What is Universal Life Insurance
Universal life insurance policies permits you to either pay a single large premium payment when your policy is starting or have your premium paid in multiple payments that are between a certain price range.
Universal life policies are a variation on Whole Life, and offer similar (but not identical) features, including the ability to build up “cash value.” This cash value is the accumulation of your premiums after allowances for company expenses and claims.
Unlike Whole Life policies, the death benefit, savings component and premiums can be altered over time. Another difference is that universal life insurance allows the policyholder to use the interest from the cash value to help pay premiums over time.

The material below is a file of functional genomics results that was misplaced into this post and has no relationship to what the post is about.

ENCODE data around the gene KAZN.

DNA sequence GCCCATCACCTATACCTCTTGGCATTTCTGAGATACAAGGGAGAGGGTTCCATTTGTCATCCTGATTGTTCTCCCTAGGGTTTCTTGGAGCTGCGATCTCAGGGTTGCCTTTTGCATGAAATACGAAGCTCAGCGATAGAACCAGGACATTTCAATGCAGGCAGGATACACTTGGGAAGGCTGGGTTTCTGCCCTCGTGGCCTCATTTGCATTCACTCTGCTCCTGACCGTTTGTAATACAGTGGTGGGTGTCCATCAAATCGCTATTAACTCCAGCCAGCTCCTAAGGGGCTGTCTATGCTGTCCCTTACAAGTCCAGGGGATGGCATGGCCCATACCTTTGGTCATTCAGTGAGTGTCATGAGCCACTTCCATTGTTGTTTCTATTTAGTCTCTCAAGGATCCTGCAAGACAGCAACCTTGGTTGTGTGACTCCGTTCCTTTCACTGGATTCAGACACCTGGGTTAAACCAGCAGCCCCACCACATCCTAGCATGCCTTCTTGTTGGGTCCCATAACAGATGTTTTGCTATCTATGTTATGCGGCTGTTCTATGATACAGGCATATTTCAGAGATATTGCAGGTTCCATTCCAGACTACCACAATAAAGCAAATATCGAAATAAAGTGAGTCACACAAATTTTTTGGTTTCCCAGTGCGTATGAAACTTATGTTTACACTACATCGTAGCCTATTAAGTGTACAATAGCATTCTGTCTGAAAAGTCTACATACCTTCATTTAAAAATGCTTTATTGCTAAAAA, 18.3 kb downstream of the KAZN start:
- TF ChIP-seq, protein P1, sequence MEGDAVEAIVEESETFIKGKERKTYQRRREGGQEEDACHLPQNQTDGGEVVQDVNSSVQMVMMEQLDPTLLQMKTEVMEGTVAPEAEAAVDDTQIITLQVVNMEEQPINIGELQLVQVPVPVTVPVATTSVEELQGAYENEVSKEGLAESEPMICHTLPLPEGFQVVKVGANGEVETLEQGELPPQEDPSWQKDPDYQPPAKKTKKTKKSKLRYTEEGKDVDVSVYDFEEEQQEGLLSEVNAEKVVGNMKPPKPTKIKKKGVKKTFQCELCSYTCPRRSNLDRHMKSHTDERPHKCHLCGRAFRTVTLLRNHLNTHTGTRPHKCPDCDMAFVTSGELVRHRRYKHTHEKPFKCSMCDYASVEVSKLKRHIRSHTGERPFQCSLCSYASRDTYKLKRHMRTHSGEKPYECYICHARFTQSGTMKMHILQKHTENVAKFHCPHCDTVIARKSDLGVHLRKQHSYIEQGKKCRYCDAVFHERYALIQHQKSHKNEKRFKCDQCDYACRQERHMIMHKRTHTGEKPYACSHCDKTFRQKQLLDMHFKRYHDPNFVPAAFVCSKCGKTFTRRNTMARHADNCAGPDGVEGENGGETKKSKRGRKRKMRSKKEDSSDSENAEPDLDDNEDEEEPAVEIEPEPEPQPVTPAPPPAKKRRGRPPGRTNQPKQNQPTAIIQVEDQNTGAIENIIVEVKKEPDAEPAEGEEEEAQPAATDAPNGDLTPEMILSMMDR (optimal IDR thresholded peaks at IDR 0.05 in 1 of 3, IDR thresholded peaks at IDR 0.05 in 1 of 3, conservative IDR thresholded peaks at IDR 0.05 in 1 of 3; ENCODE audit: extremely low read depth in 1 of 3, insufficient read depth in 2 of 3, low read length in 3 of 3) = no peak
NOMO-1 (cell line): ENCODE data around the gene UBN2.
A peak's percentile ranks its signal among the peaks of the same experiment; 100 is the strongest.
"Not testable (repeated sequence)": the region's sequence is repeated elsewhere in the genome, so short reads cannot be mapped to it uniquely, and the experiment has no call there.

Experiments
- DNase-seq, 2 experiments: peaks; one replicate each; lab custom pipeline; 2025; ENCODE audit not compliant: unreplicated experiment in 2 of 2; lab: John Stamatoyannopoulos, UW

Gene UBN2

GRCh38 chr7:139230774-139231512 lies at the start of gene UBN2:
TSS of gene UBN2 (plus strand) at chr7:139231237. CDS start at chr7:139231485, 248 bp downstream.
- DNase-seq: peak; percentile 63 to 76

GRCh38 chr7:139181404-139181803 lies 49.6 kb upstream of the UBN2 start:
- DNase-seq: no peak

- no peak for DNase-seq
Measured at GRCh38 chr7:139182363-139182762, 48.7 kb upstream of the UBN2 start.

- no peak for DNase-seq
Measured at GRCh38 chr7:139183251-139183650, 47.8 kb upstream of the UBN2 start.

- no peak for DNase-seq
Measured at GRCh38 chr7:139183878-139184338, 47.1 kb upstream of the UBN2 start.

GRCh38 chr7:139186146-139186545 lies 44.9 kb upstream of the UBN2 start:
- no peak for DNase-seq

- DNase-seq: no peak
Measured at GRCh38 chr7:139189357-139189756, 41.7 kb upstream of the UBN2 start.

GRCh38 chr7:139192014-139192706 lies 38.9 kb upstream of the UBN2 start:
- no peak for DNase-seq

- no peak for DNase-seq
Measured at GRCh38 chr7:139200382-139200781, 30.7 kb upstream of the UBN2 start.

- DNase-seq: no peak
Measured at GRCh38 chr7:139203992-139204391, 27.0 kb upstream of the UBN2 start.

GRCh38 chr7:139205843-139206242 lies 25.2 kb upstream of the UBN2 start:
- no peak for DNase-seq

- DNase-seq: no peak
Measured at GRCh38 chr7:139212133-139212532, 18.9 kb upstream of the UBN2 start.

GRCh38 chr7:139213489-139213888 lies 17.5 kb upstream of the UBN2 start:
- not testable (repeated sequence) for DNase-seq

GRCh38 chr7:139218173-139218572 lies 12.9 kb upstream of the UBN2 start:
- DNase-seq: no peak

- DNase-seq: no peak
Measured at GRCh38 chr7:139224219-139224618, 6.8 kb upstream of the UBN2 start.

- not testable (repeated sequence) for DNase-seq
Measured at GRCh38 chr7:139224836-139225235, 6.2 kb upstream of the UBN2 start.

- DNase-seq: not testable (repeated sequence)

Under a universal life insurance policy, the insurance company establishes an interest rate hurdle for that policy. If the insurance company’s overall investment portfolio beats the minimum interest rate, the excess earnings can be applied to the cash value of a policy. The potential (but not guarantee) to earn more than a minimum interest rate is the major difference between universal life and whole life.
Since Whole Life policies combine investment, tax minimization, and estate planning capabilities with life insurance benefits, evaluating them requires professional advice tailored to you.